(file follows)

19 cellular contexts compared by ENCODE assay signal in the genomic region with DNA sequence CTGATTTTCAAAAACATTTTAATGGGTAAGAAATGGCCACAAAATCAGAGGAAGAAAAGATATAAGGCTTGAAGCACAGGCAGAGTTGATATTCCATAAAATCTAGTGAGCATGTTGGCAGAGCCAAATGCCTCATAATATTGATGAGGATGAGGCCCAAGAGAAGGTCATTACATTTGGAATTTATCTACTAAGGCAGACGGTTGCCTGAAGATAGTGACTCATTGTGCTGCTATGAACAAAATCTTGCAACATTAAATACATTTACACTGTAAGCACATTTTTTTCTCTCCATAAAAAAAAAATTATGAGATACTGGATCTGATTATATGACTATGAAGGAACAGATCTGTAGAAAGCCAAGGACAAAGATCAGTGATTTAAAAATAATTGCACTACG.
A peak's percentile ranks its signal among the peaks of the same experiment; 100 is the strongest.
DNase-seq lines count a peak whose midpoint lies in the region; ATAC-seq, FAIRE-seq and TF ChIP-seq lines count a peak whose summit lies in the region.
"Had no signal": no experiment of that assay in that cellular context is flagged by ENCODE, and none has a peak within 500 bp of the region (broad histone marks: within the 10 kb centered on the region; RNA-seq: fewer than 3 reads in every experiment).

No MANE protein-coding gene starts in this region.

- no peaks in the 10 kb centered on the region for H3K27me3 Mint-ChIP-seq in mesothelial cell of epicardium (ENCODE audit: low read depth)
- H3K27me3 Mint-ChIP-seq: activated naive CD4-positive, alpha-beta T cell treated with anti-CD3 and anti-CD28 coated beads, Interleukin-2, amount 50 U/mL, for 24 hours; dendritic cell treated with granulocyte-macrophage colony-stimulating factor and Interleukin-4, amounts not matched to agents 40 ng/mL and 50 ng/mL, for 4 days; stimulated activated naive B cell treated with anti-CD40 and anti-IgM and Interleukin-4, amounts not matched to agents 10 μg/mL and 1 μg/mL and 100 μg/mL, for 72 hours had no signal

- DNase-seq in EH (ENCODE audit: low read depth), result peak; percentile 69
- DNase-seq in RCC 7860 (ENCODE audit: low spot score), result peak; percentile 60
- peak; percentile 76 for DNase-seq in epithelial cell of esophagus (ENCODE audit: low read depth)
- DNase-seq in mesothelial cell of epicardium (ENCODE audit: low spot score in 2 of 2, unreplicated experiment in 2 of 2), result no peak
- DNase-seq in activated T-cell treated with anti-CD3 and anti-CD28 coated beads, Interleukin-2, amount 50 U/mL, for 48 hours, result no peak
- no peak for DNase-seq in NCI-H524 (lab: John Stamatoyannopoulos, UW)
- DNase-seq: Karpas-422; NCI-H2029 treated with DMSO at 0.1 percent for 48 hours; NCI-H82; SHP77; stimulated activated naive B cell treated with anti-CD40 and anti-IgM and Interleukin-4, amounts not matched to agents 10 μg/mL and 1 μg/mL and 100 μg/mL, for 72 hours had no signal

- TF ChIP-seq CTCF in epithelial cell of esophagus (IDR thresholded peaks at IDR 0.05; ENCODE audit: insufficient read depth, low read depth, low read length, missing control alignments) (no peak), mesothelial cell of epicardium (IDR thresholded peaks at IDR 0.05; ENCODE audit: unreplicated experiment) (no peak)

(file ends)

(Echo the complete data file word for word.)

19 cellular contexts compared by ENCODE assay signal in the genomic region with DNA sequence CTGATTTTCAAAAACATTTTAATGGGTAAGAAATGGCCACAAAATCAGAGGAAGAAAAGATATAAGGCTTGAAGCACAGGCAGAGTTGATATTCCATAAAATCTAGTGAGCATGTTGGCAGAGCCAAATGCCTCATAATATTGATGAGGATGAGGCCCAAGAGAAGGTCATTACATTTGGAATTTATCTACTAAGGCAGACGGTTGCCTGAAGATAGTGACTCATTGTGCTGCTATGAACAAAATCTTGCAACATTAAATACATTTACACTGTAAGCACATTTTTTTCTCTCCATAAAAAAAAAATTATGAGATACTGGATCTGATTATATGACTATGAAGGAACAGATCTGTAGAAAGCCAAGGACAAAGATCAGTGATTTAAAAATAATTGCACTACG.
A peak's percentile ranks its signal among the peaks of the same experiment; 100 is the strongest.
DNase-seq lines count a peak whose midpoint lies in the region; ATAC-seq, FAIRE-seq and TF ChIP-seq lines count a peak whose summit lies in the region.
"Had no signal": no experiment of that assay in that cellular context is flagged by ENCODE, and none has a peak within 500 bp of the region (broad histone marks: within the 10 kb centered on the region; RNA-seq: fewer than 3 reads in every experiment).

No MANE protein-coding gene starts in this region.

- no peaks in the 10 kb centered on the region for H3K27me3 Mint-ChIP-seq in mesothelial cell of epicardium (ENCODE audit: low read depth)
- H3K27me3 Mint-ChIP-seq: activated naive CD4-positive, alpha-beta T cell treated with anti-CD3 and anti-CD28 coated beads, Interleukin-2, amount 50 U/mL, for 24 hours; dendritic cell treated with granulocyte-macrophage colony-stimulating factor and Interleukin-4, amounts not matched to agents 40 ng/mL and 50 ng/mL, for 4 days; stimulated activated naive B cell treated with anti-CD40 and anti-IgM and Interleukin-4, amounts not matched to agents 10 μg/mL and 1 μg/mL and 100 μg/mL, for 72 hours had no signal

- DNase-seq in EH (ENCODE audit: low read depth), result peak; percentile 69
- DNase-seq in RCC 7860 (ENCODE audit: low spot score), result peak; percentile 60
- peak; percentile 76 for DNase-seq in epithelial cell of esophagus (ENCODE audit: low read depth)
- DNase-seq in mesothelial cell of epicardium (ENCODE audit: low spot score in 2 of 2, unreplicated experiment in 2 of 2), result no peak
- DNase-seq in activated T-cell treated with anti-CD3 and anti-CD28 coated beads, Interleukin-2, amount 50 U/mL, for 48 hours, result no peak
- no peak for DNase-seq in NCI-H524 (lab: John Stamatoyannopoulos, UW)
- DNase-seq: Karpas-422; NCI-H2029 treated with DMSO at 0.1 percent for 48 hours; NCI-H82; SHP77; stimulated activated naive B cell treated with anti-CD40 and anti-IgM and Interleukin-4, amounts not matched to agents 10 μg/mL and 1 μg/mL and 100 μg/mL, for 72 hours had no signal

- TF ChIP-seq CTCF in epithelial cell of esophagus (IDR thresholded peaks at IDR 0.05; ENCODE audit: insufficient read depth, low read depth, low read length, missing control alignments) (no peak), mesothelial cell of epicardium (IDR thresholded peaks at IDR 0.05; ENCODE audit: unreplicated experiment) (no peak)